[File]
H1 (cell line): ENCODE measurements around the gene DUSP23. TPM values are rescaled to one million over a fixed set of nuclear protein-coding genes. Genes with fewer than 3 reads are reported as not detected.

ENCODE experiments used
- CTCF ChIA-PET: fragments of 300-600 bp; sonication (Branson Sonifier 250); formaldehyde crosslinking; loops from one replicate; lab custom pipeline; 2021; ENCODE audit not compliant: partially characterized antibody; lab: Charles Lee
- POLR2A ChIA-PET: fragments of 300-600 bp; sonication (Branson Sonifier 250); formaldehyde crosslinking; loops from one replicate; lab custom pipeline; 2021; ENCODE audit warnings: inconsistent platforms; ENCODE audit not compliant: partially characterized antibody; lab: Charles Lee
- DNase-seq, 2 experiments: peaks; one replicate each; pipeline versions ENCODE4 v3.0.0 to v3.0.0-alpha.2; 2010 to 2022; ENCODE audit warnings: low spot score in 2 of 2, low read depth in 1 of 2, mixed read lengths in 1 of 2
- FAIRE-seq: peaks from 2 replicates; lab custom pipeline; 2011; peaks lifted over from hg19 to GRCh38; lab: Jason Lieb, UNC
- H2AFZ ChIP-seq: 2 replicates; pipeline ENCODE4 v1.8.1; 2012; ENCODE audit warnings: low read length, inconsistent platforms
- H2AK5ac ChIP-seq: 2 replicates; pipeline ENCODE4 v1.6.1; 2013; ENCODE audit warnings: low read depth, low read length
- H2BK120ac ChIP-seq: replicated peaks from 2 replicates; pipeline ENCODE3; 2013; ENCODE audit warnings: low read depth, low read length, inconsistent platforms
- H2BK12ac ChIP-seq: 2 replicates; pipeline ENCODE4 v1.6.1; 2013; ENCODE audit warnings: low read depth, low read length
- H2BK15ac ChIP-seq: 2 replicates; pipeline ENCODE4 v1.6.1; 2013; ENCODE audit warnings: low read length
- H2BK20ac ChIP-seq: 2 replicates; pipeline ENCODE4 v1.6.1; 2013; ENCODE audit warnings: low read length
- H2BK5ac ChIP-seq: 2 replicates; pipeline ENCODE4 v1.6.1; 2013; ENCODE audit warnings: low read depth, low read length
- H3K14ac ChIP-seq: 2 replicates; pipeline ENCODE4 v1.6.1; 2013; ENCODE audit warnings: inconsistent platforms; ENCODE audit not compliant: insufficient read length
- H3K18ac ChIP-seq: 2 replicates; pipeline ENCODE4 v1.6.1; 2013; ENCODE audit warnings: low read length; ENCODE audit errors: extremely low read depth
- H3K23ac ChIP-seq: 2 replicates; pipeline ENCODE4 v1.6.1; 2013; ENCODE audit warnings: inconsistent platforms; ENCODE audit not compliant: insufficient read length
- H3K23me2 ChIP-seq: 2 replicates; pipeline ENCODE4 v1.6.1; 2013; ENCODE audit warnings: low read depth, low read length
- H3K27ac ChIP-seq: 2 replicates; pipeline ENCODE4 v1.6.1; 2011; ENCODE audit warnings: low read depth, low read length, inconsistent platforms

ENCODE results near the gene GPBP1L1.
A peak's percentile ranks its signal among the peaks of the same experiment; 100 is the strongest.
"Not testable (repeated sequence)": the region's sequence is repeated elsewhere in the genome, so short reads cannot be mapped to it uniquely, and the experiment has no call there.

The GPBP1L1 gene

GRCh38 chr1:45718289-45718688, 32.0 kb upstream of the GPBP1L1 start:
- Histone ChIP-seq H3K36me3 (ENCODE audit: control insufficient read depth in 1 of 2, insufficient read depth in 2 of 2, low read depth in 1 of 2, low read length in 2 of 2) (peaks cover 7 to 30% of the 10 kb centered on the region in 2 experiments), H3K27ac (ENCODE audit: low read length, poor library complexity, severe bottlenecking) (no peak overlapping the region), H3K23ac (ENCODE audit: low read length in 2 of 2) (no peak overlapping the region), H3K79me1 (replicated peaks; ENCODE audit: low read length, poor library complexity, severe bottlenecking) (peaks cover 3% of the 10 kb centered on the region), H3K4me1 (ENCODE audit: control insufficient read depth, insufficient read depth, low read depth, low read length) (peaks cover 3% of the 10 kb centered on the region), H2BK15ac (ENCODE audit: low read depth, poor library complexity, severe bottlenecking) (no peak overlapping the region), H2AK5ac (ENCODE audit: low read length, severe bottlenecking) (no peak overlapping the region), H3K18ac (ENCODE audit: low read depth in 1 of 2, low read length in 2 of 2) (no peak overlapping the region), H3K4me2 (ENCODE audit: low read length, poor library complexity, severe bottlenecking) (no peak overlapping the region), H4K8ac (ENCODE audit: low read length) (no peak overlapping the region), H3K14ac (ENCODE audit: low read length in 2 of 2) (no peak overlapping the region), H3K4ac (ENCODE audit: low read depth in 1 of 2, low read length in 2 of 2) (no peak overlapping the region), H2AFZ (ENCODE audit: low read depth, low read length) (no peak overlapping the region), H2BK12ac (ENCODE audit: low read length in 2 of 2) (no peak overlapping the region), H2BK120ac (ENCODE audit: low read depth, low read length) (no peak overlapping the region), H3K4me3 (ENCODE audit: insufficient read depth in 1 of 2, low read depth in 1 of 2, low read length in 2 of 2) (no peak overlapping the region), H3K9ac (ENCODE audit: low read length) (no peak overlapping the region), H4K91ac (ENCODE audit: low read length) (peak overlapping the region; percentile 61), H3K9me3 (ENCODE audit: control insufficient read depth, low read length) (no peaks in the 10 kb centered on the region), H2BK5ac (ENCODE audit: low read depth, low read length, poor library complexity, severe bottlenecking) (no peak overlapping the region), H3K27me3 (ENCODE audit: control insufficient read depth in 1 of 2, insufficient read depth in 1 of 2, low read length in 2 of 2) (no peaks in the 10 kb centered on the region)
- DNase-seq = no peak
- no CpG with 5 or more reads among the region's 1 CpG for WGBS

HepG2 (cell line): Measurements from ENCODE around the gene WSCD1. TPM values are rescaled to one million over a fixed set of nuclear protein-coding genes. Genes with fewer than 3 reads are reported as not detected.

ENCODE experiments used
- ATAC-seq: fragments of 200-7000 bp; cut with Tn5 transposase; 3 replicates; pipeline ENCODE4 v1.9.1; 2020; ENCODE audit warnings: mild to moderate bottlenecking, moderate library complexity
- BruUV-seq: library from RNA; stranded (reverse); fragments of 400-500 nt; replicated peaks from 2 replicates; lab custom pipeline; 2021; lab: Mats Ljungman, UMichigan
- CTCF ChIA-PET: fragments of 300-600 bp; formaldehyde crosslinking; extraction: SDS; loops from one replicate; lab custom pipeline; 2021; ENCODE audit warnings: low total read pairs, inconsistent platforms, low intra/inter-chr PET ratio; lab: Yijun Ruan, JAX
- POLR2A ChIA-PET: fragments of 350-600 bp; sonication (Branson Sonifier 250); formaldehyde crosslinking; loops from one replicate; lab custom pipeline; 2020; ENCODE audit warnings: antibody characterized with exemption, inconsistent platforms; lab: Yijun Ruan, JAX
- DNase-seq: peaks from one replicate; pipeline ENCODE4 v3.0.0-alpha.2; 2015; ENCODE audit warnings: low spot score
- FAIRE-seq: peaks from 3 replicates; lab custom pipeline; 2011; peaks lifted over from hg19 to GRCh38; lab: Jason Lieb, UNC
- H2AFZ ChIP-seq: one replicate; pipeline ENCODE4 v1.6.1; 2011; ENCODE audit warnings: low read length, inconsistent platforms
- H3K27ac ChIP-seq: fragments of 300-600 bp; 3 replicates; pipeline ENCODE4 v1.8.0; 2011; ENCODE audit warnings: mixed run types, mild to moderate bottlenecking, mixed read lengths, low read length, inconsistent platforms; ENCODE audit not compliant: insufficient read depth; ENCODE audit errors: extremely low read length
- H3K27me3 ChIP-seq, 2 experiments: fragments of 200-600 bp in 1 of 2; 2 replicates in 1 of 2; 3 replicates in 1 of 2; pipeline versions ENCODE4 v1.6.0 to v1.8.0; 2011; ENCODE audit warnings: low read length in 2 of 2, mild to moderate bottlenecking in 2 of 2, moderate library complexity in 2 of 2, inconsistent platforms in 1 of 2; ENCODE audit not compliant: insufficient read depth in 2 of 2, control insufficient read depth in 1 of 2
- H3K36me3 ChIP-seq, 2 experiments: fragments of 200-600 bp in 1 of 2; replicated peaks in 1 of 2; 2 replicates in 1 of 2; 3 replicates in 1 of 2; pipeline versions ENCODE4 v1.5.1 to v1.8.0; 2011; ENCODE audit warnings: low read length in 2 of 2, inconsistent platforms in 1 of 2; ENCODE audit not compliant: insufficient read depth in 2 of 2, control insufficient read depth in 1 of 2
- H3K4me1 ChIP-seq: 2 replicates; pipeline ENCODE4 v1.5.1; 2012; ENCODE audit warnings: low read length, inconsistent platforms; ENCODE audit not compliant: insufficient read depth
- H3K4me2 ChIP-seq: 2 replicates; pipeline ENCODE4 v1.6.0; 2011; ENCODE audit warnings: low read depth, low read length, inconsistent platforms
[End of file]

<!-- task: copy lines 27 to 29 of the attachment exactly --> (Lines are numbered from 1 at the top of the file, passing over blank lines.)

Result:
HepG2 (cell line): Measurements from ENCODE around the gene WSCD1. TPM values are rescaled to one million over a fixed set of nuclear protein-coding genes. Genes with fewer than 3 reads are reported as not detected.

ENCODE experiments used
- ATAC-seq: fragments of 200-7000 bp; cut with Tn5 transposase; 3 replicates; pipeline ENCODE4 v1.9.1; 2020; ENCODE audit warnings: mild to moderate bottlenecking, moderate library complexity